“This letter is from Paul, a slave of Christ Jesus, chosen by God to be an apostle and sent out to preach His Good News.” —Romans 1:1, NLT
In the opening verse of this devotion, the Apostle Paul described himself as “a slave of Christ Jesus,” which appears seven times in the letters that he wrote. Yet, Paul was not the only who wrote this. We find this in Peter’s letters: “Simeon Peter, a slave and an apostle of Jesus Christ” (2 Peter 1:1, HCSB), as well as from John in the book of Revelation: “The revelation of Jesus Christ that God gave Him to show His slaves what must quickly take place. He sent it and signified it through His angel to His slave John...” (Revelation 1:1, HCSB). James also writes, “James, a slave of God and of the Lord Jesus Christ” (James 1:1, HCSB). Moreover, Jude begins, “Jude, a slave of Jesus Christ and a brother of James” (Jude 1:1, HCSB). Additionally, people like Epaphras (Colossians 4:12), Phoebe (Romans 16:1), Tychicus (Ephesians 6:21) and even Jesus (Philippians 2:7) were referred to as “a servant” in Scripture. In other translations, we may find the word “slave” replaced with “bond-servant” (NASB), “bond-slave” (WET) or “servant” (NIV).
The Greek word for “servant” is doulos, which is hard to find the exact equivalent of in English. In the early English Bible, it was always translated “slave.” However, the word carries with it a wicked and abusive connotation that is associated with brutality, humiliation, degradation, poverty and abuse. Our culture prefers “servant” which is a more sanitized version. Thayer’s Greek-English Lexicon of the New Testament defines doulos as “one who gives himself up to another’s will.” With this definition, if we rephrase Paul’s writing in the opening verse, he is saying, “I want you to know that I have given myself up to the will of Jesus Christ.”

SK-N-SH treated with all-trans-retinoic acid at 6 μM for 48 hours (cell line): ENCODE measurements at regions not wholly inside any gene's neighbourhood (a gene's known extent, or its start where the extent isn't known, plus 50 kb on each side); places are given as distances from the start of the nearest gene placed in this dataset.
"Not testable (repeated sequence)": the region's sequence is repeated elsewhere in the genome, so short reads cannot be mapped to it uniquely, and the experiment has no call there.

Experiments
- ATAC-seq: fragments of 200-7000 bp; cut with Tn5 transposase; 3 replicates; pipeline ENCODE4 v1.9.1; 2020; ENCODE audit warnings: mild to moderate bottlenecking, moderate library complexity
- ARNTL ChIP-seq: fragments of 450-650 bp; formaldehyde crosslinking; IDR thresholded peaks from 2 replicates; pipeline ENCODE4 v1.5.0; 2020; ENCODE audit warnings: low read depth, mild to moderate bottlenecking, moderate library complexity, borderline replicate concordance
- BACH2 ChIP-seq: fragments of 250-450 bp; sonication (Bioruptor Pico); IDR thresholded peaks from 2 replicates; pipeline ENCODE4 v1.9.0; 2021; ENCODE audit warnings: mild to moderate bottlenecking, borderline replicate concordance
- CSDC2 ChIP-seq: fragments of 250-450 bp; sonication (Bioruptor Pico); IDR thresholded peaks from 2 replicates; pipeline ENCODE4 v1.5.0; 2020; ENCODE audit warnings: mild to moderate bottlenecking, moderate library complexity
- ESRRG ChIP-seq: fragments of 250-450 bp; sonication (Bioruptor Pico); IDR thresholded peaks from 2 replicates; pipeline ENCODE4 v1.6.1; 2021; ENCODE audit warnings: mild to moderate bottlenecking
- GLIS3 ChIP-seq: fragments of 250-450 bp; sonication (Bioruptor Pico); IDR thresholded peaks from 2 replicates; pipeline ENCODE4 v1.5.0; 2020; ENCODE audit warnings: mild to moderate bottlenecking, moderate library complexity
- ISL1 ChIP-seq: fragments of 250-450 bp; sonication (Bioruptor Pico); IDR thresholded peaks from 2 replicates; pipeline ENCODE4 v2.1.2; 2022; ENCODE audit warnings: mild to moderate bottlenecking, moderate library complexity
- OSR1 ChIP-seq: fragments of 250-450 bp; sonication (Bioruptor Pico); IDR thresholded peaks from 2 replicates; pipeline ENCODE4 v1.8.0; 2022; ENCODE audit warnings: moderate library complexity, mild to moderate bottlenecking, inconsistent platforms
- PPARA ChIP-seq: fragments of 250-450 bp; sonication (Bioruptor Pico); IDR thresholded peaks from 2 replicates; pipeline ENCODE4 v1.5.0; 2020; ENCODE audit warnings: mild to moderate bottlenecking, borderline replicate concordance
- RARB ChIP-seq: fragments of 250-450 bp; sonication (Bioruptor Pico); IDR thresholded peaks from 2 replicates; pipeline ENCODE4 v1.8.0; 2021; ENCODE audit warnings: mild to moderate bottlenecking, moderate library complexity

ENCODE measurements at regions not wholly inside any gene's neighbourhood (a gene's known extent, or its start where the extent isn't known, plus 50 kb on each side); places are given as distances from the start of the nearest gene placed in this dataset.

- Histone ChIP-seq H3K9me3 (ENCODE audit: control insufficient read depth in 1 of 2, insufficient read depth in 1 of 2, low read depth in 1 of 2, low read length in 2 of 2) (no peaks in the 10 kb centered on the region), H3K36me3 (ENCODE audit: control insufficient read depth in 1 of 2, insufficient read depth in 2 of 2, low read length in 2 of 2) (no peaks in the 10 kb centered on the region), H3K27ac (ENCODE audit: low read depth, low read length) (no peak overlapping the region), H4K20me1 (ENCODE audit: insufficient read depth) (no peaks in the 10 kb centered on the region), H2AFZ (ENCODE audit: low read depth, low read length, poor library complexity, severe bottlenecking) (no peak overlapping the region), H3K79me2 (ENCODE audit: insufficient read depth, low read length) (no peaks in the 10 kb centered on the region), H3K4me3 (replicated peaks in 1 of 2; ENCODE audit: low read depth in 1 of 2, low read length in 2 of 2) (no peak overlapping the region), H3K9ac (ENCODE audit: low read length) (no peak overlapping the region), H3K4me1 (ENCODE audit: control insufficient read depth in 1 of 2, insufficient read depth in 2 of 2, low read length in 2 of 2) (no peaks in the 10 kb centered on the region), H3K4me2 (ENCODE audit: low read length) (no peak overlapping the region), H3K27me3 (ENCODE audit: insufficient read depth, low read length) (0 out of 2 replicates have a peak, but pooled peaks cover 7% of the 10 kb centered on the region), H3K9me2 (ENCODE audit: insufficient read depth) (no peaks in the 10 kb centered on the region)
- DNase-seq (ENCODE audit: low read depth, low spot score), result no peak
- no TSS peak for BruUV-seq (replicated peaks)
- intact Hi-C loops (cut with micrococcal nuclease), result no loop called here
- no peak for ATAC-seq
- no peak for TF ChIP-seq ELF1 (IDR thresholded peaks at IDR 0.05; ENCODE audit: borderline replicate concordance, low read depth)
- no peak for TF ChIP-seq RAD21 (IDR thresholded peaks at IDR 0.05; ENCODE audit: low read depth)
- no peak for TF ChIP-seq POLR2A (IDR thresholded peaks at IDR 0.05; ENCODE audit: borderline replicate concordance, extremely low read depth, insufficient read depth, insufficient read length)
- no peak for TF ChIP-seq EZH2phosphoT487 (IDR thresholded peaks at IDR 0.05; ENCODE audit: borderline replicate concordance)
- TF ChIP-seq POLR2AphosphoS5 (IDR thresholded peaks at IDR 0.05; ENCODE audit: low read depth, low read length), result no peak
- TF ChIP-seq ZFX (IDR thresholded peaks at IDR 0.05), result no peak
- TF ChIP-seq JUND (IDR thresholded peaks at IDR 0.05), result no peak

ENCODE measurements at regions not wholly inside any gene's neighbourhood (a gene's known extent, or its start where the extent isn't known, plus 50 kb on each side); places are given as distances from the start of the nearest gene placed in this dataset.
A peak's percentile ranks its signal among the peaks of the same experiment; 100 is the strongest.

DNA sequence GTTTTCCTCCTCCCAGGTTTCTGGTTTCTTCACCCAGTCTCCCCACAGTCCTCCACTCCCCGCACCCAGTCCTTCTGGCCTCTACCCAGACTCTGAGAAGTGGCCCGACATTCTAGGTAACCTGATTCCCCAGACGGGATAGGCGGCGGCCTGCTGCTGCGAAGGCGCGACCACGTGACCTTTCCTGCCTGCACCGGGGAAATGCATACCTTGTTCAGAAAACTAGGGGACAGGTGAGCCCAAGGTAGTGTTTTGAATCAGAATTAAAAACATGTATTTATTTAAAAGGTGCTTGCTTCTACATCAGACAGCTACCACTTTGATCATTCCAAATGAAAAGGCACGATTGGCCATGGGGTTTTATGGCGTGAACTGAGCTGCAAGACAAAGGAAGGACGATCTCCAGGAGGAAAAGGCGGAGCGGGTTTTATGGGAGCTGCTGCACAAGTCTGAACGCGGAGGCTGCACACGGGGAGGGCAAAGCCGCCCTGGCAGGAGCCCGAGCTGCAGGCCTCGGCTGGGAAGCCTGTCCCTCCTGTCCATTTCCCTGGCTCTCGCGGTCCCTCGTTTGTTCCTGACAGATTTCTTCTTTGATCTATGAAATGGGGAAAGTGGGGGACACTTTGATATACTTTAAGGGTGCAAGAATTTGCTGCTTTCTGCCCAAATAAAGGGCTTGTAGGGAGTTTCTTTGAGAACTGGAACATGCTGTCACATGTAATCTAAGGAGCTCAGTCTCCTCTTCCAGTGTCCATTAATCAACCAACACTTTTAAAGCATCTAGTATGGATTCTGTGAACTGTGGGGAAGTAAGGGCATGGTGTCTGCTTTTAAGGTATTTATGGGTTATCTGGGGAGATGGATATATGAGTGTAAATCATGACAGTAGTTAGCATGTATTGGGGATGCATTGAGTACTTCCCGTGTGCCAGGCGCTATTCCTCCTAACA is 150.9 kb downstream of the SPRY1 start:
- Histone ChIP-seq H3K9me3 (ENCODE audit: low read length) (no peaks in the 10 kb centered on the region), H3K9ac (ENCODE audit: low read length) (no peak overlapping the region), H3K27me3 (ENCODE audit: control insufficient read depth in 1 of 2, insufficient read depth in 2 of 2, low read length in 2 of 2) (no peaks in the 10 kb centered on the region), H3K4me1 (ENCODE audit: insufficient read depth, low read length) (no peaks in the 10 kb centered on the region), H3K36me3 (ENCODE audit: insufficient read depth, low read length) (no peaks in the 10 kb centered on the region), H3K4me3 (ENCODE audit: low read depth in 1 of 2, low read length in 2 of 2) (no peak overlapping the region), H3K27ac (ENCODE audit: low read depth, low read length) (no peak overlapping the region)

There is a difference between a servant and a slave.
A servant has a master, whereas a slave has an owner. In
1 Corinthians 6:19-20, Paul tells us, “Do you not know that your bodies are temples of the Holy Spirit, who is in you, whom you have received from God? You are not your own; you were bought at a price.” When Jesus died on the cross, amongst other things that took place that day, He purchased us. We are not our own; we belong to Him.
Yet, in John 15:15, Jesus says, “No longer do I call you slaves, for the slave does not know what his master is doing; but I have called you friends, because all things that I have heard from My Father I have made known to you” (NASB)—this is the nature of the relationship that we have with Jesus Christ.
What a joy it is to be a slave of Jesus Christ, our Owner and Master, who calls us His friend.
Dear Jesus Christ, thank You for calling me Your friend. What a joy it is to have You as my Owner and Master. Praise You!